Deep Vein Thrombosis (DVT) is a condition wherein a blood clot forms in a vein of the deep system. These clots can break loose, travel through the blood stream and into the lungs causing pulmonary embolism (PE). This is life threatening and requires immediate medical care. Each year in the United States, between 350,000 and 600,000 people get a blood clot in the legs or in the lungs, with associated costs $6B annually. DVT and pulmonary embolism (PE) effect 2 per 1000 people and in those 80+, 1 in 100. Estimates suggest 100,000 Americans die of DVT/PE annually, 10-30% will die within one month of diagnosis and sudden death is the first symptom in 25% of people with PE. Of those with DVT, 50% will have long-term complications, 33% will have a recurrence within 10 years. The current standard of care for DVT/PE are blood thinners, clot busters (given through an IV), filters inserted into the vena cava, long term use of compression stockings for prevention and DVT cuffs, which are polypropylene air bladder wraps attached to hoses and a pump, then placed around the lower extremities. The current standards of care are reactive to the diagnosis, invasive and expensive. Further, they are uncomfortable and cumbersome?which significantly reduces patient compliance rates. In this SBIR, Recovery Force, an Indiana-based small business, will use phase change memory technology, integrated logic and a rechargeable power source to create a new DVT cuff design. The comfortable, wearable technology will proactively address the risk of DVT/PE with increased patient compliance for people at risk of DVT/PE, including individuals with diabetes, the elderly, pregnant women, and cancer as well as post-operative patients. Recovery Force will achieve the following Phase I Aims:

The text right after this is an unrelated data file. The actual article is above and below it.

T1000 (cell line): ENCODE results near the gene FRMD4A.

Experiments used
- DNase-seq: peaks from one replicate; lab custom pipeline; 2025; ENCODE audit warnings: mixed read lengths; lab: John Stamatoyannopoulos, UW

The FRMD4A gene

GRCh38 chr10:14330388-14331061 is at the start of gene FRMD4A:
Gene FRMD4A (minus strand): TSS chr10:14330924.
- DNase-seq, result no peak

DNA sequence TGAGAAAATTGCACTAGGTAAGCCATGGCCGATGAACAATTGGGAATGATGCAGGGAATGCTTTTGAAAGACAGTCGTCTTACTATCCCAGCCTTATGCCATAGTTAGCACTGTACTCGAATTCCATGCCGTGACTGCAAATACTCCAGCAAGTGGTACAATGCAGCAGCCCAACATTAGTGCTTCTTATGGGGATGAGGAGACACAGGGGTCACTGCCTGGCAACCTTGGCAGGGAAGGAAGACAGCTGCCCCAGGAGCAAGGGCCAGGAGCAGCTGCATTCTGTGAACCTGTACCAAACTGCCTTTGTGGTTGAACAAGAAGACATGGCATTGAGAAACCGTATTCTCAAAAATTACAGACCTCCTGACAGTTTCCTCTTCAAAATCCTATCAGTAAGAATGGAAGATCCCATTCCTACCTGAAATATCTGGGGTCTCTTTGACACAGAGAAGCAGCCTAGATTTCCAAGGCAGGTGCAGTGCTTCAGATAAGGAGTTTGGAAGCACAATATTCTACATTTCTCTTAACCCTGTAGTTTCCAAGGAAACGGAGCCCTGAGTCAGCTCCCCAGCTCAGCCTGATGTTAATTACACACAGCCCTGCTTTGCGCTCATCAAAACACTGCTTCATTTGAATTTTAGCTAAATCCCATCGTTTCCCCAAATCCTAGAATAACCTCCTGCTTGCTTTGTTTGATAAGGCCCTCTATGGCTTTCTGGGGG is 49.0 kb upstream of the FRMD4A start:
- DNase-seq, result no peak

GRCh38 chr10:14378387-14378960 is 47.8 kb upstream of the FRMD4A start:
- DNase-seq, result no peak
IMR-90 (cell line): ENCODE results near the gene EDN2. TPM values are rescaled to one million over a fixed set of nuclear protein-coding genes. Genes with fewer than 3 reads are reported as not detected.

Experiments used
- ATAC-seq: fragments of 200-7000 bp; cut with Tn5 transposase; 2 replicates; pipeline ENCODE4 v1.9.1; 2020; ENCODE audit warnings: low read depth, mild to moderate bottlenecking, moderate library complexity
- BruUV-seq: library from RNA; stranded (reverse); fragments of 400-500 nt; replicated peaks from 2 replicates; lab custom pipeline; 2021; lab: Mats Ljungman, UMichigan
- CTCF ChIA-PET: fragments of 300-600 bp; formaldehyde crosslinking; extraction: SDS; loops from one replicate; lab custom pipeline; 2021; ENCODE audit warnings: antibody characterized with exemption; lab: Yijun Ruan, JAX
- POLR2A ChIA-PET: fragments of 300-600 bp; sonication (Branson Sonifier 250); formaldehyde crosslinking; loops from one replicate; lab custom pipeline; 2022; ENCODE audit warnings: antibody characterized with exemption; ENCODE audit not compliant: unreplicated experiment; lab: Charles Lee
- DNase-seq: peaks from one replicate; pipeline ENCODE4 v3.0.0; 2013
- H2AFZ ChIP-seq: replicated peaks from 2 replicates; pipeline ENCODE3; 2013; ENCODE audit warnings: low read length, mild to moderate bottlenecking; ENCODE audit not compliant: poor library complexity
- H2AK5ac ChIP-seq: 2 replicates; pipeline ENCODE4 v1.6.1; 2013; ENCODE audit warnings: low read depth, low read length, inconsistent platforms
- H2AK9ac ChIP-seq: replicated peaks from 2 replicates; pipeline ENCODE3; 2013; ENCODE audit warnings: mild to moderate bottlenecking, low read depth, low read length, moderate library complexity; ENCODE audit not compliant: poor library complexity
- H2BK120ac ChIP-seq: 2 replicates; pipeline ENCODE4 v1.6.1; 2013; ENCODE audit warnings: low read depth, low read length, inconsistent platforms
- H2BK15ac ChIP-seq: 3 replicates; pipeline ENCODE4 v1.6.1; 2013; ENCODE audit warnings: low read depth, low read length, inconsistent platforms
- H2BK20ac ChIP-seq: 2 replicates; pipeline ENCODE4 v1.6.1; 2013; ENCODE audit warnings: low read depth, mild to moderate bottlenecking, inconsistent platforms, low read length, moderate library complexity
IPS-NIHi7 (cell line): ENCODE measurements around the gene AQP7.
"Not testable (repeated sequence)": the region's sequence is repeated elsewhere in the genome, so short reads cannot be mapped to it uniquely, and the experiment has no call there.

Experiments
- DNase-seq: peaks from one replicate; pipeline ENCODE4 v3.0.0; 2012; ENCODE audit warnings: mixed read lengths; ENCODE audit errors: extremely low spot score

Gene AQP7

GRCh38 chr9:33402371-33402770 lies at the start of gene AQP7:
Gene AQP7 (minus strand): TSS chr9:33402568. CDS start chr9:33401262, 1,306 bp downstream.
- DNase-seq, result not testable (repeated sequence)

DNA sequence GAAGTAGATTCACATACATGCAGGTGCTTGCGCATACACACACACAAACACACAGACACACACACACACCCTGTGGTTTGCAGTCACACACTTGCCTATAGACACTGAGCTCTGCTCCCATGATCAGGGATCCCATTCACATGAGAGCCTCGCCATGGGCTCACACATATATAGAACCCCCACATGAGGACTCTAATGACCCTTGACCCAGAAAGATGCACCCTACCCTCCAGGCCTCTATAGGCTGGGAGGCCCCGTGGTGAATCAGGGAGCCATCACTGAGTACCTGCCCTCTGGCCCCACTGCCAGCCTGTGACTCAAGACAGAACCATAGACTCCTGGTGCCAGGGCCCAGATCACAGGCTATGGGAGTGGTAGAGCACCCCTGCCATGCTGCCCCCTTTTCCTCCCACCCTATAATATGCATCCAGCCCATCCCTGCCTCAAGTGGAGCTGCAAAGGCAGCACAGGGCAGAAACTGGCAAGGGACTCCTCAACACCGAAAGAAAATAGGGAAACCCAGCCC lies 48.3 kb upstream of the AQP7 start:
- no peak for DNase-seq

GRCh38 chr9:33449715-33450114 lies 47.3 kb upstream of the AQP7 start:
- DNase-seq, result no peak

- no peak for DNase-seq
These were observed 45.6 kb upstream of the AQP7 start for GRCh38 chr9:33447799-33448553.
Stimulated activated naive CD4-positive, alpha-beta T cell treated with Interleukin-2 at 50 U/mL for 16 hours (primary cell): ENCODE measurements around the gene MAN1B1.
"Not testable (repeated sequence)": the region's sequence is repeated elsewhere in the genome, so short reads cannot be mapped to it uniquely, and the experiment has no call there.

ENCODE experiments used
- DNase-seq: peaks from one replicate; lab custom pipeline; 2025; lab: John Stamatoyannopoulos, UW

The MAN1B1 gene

Aim 1) Conduct Comparative Engineering Testing: Determine that desired benchmark is consistent with available DVT cuffs in clinical use with an air bladder pressures15, cycle time, contact area and temperature. All design and testing requirements will be performed under the Recovery's Force's quality system ISO33875 in preparation for a FDA 510(k) Class II medical device submission.
Aim 2) Conduct a preliminary clinical usability study to assess comfort, acceptance, ease of use and design. The primary hypothesis is following optimizing the prototype, participants will be strongly statisfied with design, comfort and wearability of the product. It is also predicted that their acceptance to wearing the device will be high. The PI will work with subawardee Dr. Armstrong (UofAz) to conduct a preliminary usability study. At the conclusion of Phase I, the Recovery Force will have demonstrated the feasibility of a new DVT-focused compression product that will allow the user to be mobile, be made out of comfortable material, achieve similar (or better) results than existing solutions and offer increased patient compliance. Phase II will focus on a larger scale multi-site trial for use in the healthcare market with testing in recovery rooms and long term care facilities.
Project Relevance Each year, as many as 600,000 Americans are affected by deep vein thrombosis (DVT) and pulmonary embolisms (PE) resulting in $6+ billion in health care costs annually. Individuals at risk of developing DVT or PE are often given a cuff(s) that delivers gentle compressions created by a pump and delivered through a series of tubes leading to an air bladder. This solution requires the patient to be bedridden, is made of polypropylene and has limited compliance outside the hospital setting. In this SBIR, Recovery Force will develop a redesigned DVT cuff that will allow patients to be ambulatory during use, that can be worn with normal clothing and eliminate the need for tubes and a pump. This will increase patient compliance and reduce the morbidity and mortality rates of those Americans suffering from risk factors associated with DVT and PE.